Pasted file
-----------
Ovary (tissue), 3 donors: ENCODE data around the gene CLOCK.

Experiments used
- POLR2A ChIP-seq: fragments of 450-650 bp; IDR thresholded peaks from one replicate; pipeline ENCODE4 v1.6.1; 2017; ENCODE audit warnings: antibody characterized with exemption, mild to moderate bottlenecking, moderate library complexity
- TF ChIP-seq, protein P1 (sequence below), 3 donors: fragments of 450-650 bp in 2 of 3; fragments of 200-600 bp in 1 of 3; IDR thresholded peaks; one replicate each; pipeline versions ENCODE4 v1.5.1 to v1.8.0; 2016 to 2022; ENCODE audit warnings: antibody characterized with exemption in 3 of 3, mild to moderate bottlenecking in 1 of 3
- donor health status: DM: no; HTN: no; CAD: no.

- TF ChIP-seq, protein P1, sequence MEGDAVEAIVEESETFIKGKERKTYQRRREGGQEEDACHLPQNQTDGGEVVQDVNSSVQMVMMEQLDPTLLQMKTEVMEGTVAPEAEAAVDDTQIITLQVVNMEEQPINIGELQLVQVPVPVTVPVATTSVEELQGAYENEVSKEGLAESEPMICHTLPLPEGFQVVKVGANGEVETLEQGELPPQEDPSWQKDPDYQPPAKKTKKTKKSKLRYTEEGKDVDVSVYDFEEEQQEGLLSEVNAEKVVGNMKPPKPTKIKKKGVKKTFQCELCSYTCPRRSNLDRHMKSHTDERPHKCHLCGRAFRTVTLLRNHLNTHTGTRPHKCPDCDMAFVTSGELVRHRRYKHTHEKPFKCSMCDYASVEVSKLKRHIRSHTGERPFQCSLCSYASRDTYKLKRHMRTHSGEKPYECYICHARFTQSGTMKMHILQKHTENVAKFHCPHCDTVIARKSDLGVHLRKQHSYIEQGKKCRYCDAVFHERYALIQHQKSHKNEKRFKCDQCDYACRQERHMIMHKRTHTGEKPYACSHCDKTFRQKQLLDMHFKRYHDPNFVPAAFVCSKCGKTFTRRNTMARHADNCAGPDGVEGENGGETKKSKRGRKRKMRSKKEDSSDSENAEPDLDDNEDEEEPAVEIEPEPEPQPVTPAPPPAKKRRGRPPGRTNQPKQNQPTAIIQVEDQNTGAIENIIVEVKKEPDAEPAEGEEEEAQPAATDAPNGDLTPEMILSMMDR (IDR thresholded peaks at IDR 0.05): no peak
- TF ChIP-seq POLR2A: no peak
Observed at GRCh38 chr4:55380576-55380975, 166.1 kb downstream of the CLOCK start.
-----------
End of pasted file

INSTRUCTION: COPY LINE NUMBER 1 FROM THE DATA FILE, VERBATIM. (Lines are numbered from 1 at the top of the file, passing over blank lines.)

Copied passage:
Ovary (tissue), 3 donors: ENCODE data around the gene CLOCK.